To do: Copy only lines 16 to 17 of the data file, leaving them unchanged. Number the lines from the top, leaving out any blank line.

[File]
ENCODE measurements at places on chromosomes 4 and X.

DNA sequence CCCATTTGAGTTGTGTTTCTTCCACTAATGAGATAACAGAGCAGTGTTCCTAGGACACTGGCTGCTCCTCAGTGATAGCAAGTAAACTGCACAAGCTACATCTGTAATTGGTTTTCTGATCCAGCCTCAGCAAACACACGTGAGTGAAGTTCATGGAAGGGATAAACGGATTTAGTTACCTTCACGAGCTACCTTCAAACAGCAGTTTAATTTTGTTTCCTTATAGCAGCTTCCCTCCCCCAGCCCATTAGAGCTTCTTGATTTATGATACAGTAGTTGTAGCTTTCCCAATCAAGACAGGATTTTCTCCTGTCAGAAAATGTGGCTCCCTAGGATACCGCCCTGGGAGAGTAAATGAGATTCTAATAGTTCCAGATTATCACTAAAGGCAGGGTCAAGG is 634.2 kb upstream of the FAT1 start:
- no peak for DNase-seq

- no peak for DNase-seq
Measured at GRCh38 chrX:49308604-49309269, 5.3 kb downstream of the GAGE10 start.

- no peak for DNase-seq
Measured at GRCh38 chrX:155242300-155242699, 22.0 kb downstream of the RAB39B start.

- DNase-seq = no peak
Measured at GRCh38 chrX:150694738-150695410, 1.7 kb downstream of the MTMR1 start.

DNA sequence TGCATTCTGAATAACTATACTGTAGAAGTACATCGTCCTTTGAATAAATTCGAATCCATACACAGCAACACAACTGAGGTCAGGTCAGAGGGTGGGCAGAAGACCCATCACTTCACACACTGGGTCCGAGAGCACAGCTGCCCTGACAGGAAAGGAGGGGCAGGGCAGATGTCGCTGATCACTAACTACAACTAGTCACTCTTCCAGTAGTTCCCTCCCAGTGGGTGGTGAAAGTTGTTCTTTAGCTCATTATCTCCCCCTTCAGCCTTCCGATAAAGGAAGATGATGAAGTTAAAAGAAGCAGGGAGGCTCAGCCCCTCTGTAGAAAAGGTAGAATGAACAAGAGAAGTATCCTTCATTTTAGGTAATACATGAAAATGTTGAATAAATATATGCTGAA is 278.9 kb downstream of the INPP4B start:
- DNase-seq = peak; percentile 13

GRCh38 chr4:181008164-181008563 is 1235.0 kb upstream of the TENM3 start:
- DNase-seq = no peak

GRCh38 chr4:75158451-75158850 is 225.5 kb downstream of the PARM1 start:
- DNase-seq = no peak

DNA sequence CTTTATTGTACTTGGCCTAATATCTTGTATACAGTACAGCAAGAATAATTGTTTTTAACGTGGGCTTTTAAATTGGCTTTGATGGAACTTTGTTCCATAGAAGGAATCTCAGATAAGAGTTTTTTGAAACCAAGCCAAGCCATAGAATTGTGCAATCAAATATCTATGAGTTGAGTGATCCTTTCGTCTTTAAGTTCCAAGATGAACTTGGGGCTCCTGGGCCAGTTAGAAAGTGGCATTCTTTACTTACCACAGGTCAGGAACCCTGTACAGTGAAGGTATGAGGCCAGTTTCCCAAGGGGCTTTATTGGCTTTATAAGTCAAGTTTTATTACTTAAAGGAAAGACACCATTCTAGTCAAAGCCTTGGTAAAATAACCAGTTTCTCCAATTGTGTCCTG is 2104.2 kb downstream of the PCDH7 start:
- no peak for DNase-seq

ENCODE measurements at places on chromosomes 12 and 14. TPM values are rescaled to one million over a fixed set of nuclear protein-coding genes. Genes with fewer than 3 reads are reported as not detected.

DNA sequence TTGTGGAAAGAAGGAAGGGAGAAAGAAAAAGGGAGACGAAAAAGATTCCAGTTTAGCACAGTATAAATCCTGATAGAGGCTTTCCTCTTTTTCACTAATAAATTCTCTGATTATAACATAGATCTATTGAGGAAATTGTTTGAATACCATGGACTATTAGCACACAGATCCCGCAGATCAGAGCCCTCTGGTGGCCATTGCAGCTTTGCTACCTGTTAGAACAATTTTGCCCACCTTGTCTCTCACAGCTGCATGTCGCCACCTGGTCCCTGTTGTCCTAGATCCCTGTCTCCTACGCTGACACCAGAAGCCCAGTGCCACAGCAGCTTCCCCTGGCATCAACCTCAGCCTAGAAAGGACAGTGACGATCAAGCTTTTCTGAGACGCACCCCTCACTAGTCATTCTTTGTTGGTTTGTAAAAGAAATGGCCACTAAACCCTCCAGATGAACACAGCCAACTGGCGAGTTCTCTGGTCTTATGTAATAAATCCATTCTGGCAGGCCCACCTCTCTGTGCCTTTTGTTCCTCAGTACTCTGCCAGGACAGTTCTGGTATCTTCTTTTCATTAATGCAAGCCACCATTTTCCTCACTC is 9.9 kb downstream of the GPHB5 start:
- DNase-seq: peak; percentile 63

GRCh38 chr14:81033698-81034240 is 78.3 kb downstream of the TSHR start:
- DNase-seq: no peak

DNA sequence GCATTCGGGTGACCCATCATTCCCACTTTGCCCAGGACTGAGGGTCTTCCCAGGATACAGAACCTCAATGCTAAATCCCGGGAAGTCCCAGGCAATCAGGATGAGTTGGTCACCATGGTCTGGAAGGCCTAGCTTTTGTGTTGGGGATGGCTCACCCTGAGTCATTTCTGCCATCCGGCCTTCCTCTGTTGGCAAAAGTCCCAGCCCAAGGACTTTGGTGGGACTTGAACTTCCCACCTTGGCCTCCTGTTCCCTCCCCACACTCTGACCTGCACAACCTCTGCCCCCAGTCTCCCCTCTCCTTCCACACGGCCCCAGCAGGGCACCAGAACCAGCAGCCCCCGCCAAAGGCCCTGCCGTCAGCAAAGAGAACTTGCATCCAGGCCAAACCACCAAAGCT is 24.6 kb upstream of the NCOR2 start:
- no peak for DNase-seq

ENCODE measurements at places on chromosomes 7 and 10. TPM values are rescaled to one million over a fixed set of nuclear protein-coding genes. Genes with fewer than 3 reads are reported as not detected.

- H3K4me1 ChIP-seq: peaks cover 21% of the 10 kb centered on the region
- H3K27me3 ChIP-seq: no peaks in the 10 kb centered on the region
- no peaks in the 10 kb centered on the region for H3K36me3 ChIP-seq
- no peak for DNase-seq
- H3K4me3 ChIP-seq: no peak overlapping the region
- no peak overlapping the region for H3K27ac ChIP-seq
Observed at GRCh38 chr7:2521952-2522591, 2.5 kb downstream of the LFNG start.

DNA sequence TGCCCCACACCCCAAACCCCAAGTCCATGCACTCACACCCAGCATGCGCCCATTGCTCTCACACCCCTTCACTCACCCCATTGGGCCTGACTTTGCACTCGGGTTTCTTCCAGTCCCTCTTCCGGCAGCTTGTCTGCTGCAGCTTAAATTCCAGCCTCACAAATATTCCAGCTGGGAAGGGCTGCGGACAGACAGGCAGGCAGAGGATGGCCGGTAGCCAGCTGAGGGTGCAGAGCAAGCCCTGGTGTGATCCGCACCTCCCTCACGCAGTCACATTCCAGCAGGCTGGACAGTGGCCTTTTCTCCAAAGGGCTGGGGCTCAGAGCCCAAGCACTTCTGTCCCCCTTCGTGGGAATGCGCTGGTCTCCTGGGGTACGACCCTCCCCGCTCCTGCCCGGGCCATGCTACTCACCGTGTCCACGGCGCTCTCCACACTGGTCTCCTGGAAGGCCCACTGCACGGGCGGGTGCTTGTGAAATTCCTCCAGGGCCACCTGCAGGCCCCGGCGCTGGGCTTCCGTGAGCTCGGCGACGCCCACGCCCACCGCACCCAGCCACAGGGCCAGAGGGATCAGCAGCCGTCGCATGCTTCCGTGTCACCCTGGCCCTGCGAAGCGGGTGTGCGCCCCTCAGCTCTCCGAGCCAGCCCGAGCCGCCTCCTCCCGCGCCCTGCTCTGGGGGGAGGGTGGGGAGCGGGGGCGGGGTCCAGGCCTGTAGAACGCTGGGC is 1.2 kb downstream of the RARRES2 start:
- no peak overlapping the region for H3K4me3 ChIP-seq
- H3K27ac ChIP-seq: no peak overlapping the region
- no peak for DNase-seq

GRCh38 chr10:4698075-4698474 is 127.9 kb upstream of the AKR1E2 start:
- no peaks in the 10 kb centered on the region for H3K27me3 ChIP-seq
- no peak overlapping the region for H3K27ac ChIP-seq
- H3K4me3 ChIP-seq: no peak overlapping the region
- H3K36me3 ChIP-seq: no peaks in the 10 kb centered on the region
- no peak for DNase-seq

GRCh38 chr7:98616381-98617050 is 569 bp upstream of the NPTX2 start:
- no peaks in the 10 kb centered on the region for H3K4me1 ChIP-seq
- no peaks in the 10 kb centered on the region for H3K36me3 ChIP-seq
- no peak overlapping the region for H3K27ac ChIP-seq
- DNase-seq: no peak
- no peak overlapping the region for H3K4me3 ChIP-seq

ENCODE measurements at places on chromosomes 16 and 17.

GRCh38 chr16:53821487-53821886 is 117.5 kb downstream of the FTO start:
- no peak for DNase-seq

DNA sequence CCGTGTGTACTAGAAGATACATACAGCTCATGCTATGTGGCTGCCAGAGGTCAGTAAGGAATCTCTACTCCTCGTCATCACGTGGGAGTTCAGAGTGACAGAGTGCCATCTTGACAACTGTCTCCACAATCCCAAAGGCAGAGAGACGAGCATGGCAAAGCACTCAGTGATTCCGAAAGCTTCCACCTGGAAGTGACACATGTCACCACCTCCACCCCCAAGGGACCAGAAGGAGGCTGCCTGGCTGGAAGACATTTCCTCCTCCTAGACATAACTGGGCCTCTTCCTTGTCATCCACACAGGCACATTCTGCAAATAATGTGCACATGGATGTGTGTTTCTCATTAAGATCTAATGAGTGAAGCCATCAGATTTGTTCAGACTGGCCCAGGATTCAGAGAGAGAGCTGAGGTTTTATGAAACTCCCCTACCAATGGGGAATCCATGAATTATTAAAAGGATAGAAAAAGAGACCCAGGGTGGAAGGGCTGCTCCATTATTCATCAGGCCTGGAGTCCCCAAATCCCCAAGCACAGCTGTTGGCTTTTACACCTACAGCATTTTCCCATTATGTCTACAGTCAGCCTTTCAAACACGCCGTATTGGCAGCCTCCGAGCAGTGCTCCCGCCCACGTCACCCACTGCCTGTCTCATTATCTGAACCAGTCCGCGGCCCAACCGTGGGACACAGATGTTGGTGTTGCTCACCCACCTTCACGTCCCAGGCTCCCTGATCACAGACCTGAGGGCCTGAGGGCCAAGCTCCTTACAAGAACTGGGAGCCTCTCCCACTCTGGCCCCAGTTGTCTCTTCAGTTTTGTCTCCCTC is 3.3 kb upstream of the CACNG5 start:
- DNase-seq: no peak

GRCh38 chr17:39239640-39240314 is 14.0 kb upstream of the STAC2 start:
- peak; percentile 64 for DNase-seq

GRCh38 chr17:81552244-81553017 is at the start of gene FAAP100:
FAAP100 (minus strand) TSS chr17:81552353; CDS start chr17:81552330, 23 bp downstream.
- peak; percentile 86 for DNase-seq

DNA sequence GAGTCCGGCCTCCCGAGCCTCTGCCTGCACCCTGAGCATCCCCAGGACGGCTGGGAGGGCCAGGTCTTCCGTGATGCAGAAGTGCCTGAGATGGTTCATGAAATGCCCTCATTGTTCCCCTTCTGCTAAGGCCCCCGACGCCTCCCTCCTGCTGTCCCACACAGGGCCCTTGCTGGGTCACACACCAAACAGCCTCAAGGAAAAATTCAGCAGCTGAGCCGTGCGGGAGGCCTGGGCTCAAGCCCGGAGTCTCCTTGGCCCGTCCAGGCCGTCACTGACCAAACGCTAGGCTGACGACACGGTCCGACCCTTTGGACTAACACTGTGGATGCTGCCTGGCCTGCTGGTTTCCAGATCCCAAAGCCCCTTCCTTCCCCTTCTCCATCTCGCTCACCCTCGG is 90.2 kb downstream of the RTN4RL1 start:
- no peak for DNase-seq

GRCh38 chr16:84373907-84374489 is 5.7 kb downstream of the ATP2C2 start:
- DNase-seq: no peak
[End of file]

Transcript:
DNA sequence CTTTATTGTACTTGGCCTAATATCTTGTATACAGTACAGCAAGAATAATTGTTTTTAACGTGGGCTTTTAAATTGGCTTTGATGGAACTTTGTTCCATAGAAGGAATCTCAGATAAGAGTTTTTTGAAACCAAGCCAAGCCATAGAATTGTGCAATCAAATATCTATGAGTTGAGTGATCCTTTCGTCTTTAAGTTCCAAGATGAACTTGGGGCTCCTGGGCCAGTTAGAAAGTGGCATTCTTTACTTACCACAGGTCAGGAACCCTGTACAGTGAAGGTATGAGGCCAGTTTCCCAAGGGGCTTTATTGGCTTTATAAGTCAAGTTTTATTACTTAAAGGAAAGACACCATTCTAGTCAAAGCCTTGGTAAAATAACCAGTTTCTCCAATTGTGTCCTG is 2104.2 kb downstream of the PCDH7 start:
- no peak for DNase-seq